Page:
Several miles south of Paulden, off Highway 89, is a circle goad stamped “Old Hwy. 89.” This appropriately named extension of the previous roadway, in the end, crosses a scaffold where some old vestiges can be seen.
The typical bystander regularly ponders what these structures were for and when were they developed? West of the street, one can see a bigger building and a few little ones, all made of stone. Likewise, promptly west of the street’s extension is a dam framing Sullivan Lake. Sullivan Lake dam today. The two are interrelated, they were constructed in the same age. They were, truth be told, a failed venture by the WPA amid the last period of the Great Depression. The task was intended to be a hunting and fishing region for the Prescott Sportsmen Club.
The bigger building was to be the clubhouse, while the little stone buildings were intended to be lasting duck blinds. The thought was brought forth amid the mid-1930’s by the Sportsmen Club, which convinced the City of Prescott to buy 160 acres of land at the headwaters of the Verde River, right where it begins a limited gorge. A dam was to be worked there to shape a lake which would be loaded with fish. The lake would likewise give a living space to ducks. The clubhouse was arranged near the lake and numerous trees were planted along the lakeside.
Be that as it may, before the clubhouse could be finished, the assault on Pearl Harbor happened, and all WPA ventures were ended as Americans left to go to war. Finishing of the site would need to pause. Obviously, it wasn’t in the financial plan of the city or the Sportsmen Club to dig the lake every two years, so the arrangement was completely halted. There used to be the discussion of digging the lake to make a fishing and picnicking spot, however, it was discovered that the heaviness of the residue has broken the dam.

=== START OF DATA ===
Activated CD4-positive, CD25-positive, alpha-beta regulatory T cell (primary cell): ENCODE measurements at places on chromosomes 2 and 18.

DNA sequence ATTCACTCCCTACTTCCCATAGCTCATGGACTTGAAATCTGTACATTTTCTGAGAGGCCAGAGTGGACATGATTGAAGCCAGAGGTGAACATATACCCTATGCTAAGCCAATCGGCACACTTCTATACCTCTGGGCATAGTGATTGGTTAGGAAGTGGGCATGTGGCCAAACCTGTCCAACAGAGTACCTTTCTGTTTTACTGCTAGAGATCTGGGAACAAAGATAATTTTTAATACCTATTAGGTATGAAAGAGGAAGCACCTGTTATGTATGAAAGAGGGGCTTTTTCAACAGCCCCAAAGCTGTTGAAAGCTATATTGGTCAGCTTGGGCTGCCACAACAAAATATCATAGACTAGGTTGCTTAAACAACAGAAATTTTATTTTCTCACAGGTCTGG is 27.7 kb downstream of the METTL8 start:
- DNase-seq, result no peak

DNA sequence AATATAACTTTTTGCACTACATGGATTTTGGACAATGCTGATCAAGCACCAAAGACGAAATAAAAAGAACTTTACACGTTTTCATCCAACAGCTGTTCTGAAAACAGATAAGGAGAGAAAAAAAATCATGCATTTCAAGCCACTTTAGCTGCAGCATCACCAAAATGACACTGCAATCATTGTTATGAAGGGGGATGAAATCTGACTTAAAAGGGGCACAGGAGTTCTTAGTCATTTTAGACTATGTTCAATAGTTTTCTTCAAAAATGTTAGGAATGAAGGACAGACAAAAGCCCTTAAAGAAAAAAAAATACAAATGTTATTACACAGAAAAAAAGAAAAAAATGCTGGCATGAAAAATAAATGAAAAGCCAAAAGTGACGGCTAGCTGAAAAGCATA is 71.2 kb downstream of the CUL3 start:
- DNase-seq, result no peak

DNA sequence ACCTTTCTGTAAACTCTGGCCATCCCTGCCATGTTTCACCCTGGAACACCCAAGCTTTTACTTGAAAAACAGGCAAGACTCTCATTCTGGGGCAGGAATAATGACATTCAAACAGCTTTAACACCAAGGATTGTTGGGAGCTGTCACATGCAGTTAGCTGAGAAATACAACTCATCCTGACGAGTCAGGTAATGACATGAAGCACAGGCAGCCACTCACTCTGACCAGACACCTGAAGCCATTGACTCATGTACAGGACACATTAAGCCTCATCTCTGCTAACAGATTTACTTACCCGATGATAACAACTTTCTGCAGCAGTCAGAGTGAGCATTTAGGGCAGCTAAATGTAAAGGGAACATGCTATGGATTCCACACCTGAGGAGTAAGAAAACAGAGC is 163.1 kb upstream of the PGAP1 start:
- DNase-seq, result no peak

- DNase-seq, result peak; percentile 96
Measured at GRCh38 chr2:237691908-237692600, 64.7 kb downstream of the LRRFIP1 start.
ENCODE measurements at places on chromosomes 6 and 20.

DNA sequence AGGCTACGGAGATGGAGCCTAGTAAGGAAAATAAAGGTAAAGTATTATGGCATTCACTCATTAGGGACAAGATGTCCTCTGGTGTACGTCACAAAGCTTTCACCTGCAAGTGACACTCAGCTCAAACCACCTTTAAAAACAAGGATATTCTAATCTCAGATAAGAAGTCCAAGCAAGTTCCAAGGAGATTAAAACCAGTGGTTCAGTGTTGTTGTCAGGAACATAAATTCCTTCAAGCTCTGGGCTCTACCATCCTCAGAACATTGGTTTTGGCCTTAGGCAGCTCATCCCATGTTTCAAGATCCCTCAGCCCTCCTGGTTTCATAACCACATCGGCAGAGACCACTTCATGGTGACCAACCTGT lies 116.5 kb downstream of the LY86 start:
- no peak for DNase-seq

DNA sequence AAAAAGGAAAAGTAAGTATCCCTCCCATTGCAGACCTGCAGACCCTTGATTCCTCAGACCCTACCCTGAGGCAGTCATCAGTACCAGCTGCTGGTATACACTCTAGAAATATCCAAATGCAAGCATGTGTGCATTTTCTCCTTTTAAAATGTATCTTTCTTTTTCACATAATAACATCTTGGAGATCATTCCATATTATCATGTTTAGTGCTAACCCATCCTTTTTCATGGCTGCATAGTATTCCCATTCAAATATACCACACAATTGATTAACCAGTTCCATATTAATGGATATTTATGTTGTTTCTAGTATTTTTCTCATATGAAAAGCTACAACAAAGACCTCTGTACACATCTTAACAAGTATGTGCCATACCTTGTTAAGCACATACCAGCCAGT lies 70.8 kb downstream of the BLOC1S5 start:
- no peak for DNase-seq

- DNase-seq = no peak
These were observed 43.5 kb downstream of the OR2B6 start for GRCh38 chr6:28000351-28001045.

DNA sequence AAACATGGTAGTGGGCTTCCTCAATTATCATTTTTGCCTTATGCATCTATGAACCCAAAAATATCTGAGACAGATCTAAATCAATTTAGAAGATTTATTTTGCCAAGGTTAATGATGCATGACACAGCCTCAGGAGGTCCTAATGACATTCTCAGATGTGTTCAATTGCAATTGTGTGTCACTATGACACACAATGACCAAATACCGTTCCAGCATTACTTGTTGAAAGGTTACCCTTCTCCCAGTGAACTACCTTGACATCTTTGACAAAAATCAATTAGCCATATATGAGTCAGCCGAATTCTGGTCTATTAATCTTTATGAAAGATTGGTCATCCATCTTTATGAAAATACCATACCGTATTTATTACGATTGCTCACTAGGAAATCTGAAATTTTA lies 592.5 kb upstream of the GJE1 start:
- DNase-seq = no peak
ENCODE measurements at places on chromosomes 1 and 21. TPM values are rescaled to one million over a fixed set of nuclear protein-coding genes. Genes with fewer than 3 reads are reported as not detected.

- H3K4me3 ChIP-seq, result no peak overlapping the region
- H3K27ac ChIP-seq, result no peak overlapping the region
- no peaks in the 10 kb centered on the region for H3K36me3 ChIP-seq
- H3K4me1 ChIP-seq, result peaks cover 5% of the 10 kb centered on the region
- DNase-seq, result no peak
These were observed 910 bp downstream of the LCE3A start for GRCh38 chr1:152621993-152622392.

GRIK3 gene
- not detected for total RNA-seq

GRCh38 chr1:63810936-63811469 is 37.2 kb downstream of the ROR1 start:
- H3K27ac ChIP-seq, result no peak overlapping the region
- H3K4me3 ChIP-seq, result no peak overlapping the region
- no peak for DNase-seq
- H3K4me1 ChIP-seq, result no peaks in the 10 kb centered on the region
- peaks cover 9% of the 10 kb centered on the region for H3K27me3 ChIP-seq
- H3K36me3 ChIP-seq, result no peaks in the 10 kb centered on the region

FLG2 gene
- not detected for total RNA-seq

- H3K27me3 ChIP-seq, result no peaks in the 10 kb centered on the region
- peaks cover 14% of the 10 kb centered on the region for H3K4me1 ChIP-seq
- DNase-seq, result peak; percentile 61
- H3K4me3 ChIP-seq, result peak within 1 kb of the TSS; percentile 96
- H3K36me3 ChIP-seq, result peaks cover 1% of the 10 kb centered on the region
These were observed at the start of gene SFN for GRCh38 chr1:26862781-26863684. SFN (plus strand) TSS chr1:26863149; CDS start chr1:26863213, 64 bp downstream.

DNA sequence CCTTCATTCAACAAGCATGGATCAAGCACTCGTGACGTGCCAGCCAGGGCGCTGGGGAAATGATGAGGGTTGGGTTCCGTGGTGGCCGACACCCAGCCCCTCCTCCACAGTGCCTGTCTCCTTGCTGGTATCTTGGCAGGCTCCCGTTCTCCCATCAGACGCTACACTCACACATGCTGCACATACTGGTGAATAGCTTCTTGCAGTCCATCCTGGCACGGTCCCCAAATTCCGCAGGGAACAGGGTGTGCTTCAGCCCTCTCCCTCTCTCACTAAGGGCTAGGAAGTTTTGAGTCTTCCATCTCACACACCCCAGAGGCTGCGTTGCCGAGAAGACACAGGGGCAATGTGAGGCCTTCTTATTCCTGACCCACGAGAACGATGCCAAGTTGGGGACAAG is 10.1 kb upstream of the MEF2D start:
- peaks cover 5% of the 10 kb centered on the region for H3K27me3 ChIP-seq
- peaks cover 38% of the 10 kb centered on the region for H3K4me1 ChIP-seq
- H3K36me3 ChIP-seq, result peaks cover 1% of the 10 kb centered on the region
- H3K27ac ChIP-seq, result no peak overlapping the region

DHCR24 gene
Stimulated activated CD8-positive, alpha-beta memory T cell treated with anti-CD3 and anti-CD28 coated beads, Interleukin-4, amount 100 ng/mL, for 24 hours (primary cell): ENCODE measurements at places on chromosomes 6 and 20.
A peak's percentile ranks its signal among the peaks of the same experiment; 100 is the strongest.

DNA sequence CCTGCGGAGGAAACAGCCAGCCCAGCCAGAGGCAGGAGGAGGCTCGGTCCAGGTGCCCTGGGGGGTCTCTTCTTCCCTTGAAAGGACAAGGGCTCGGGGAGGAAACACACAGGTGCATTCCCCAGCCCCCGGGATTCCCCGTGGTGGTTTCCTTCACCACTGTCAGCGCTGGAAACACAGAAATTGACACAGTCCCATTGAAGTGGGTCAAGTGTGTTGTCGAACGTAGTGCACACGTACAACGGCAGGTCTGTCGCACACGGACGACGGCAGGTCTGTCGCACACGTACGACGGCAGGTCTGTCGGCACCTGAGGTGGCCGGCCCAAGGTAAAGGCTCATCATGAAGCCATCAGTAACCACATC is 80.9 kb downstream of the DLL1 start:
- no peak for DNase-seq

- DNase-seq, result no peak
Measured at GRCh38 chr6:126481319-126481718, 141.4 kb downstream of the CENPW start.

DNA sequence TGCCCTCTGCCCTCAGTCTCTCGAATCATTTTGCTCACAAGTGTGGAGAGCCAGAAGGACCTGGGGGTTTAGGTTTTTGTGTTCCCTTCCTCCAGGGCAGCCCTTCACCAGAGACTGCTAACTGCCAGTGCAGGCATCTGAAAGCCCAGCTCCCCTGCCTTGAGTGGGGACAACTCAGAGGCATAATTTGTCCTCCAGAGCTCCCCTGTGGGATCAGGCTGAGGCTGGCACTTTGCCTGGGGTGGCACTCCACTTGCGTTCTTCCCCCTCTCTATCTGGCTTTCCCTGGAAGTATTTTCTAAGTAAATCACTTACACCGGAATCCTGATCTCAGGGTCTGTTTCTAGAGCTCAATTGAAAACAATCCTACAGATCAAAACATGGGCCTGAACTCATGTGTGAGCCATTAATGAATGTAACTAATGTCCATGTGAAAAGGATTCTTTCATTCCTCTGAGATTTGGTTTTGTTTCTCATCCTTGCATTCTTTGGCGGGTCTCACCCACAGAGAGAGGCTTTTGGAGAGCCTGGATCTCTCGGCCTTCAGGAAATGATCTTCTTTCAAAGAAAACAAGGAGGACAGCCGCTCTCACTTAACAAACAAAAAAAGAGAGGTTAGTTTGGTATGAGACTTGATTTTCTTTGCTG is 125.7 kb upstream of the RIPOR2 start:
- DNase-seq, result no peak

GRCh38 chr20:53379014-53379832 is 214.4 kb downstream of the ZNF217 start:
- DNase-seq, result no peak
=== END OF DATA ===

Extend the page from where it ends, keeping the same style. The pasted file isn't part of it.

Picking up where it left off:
From this unobtrusive starting sets out the river that cut out the Verde Valley! The dam amid the surge on the 20th day of February, 1993. Additionally, specifically toward the east is the old railroad connect that used to race to Cinder Fork. In spite of the fact that the potential tourist attractions of the hunting and fishing club never materialized, maybe the region would do well to erect a chronicled marker at this area disclosing its significance to the inquisitive bystander.